consists in engaging myself toward realization of these intentions
and declarations. This is not always a simple matter. After more than
60 years since the war's end, public attention prefers to look elsewhere.
But if one wants to do right by the Germans from Russia, one must
be prepared to continue even today to think about their problematic
post-war fate and after-effects, as much with a view toward the Germans
from Russia who seek to find their way into the nation's society,
as well as toward the Germans in Russia, those German-Russians within
the Russian Federation and in the other CIS States, who live there
|Dr. Christoph Bergner (r.)
in conversation with Prof. Michael M. Miller during the Partnership
Conference following the Bundestreffen
After-effects of problematic post-war fate - how do these manifest themselves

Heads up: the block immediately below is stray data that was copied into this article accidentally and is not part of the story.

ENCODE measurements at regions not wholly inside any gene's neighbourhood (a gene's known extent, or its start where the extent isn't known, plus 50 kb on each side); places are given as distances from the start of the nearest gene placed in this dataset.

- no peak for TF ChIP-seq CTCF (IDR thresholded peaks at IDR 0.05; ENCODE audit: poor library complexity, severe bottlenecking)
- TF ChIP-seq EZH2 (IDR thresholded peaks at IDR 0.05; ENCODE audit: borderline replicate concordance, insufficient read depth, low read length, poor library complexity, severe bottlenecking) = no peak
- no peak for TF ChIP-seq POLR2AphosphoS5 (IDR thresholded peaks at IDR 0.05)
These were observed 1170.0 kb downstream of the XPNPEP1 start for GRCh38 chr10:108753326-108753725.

today? Let me mention three such after-effects that, given my experience,
seem especially important.
First there is the problem of poverty, which we here in our prosperous
society are barely able to grasp, but which I observed again and
again during visits to former Trud-armyists and their relatives
in Barnaul, in Pavlodar and in other places. To this day, Germans,
as a result of deportation and post-war destiny, continue to live
in deplorable poverty and certainly are in need of our assistance.
Therefore, humanitarian support must remain even in the future to
be part of our assistance policies.
Secondly, there are the consequences of exclusion from participation